Noonan still cheesy about those Greeks
Our Hellenic cousins can’t catch a break from Ireland’s political leaders
Minister for Finance, Michael Noonan. Photograph: Dara Mac Donaill / The Irish Times
Did Michael Noonan get beaten up by a Greek when he was younger? Perhaps it is just our wily Minister for Finance’s facetious way, but he seems to revel in taking the, er, Michael out of our beleaguered Hellenic friends.
In 2012, as Greece was on the verge of collapse and desperate for some moral support, Noonan quipped that Ireland’s only economic link with Greece was Feta cheese. He delighted himself with that one. The Greeks less so.
Noonan was guest speaker at the Institute of Taxation’s dinner in the Doubletree Hotel in Dublin last Friday. He explained that it is “an accident of alphabet” that he usually finds himself sitting next to the Greek delegation at European Union meetings. It is the Hellenic Republic of Greece, you see, with the H immediately preceding the first letter of Ireland.
He recalled a recent meeting when the Greeks were seeking a fiscal lifeline: “They have an interesting way of negotiating . . . We spent about seven hours there about 10 days [previously] when there were several calls made to Athens . . . When we had everything agreed, the last phone call to Athens upscuttled the whole lot . . . I had one of those lucid moments when I saw what happened.”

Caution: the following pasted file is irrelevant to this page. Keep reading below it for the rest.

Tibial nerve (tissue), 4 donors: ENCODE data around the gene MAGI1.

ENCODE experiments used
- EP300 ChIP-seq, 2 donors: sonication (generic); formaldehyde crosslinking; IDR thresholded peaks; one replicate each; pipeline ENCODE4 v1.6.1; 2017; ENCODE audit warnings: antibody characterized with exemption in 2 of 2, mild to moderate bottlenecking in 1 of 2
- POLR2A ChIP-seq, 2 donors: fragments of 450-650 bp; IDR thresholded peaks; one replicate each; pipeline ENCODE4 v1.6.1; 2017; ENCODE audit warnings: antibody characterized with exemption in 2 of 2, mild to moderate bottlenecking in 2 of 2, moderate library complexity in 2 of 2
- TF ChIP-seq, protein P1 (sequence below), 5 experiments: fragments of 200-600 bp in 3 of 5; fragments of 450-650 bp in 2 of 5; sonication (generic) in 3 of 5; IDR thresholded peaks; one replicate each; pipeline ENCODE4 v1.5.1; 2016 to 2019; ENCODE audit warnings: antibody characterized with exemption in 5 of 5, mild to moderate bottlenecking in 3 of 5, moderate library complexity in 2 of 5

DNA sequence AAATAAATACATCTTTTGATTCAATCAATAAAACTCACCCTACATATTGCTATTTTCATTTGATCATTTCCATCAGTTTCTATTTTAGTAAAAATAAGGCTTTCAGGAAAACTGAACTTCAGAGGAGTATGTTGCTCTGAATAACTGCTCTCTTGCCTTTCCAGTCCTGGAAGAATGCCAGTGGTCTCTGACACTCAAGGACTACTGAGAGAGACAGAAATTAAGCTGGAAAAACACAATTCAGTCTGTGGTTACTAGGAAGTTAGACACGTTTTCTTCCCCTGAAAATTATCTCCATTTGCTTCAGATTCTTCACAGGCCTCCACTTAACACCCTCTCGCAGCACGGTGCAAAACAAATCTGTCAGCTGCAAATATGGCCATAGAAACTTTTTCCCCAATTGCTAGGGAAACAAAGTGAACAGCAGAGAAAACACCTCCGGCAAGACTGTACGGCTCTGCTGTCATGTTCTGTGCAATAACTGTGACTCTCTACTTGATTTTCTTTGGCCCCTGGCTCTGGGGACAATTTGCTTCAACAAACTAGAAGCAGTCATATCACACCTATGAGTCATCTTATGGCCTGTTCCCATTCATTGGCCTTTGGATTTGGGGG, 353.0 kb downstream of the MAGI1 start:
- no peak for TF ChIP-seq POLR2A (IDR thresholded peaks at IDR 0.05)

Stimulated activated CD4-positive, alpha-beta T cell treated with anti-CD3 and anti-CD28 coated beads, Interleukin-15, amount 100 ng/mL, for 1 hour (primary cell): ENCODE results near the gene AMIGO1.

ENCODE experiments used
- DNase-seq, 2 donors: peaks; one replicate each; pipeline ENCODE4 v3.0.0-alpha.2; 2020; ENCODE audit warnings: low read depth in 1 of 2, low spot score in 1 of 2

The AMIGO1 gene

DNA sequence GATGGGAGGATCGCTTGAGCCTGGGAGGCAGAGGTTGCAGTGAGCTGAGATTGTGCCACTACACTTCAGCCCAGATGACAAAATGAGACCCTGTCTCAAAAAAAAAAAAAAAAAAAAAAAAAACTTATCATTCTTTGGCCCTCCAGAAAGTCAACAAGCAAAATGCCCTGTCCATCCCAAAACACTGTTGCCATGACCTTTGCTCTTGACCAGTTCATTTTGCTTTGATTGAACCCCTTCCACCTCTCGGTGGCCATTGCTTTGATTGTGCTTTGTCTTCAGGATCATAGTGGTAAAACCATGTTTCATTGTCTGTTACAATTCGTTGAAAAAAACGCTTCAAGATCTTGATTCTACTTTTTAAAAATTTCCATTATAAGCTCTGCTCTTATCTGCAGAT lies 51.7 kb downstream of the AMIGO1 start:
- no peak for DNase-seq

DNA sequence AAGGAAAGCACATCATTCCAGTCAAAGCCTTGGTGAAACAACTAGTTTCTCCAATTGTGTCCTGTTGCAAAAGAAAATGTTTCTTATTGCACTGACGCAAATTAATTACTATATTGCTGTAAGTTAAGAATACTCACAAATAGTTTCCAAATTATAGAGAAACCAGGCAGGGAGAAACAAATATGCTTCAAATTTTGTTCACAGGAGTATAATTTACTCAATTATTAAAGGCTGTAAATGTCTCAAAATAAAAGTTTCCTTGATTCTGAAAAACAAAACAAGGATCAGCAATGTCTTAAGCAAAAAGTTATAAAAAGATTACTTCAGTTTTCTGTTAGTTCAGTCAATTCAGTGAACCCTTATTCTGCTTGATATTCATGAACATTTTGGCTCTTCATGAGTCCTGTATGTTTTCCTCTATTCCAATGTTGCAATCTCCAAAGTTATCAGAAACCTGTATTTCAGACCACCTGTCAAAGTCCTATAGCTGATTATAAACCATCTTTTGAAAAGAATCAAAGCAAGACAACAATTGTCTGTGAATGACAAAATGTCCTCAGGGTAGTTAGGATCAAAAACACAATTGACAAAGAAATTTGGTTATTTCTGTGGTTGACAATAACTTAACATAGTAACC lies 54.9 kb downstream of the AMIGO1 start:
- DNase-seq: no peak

Reflecting on the wisdom of negotiators having instantaneous recourse to their masters back at base, Noonan reckoned that “if Michael Collins had a mobile phone, we would still be under the British”.
Noonan also told the dinner he would reduce the tax differential between the self-employed and PAYE workers in the next budget, and even further in the following budget if re-elected. This went down particularly well with his audience, as many accounting firm partners are actually self-employed.
Meanwhile, Noonan’s boss, the Taoiseach, was interviewed by CNBC this week on the margins of Ibec’s annual conference in Dublin. Enda Kenny said the Greeks could learn some lessons from Ireland. We are the best boys and girls in the class, after all.
“Difficult though it has been for our country, the benefits [of slavish implementation of European debt diktats?] are starting to be seen after a four-year period,” he said.
“I’ve said that to the Greek prime minister myself: here’s a lesson from one small country that you can take some reflection on in terms of building your own economy for the future.”
And here’s another lesson: know the difference between your friends and foes.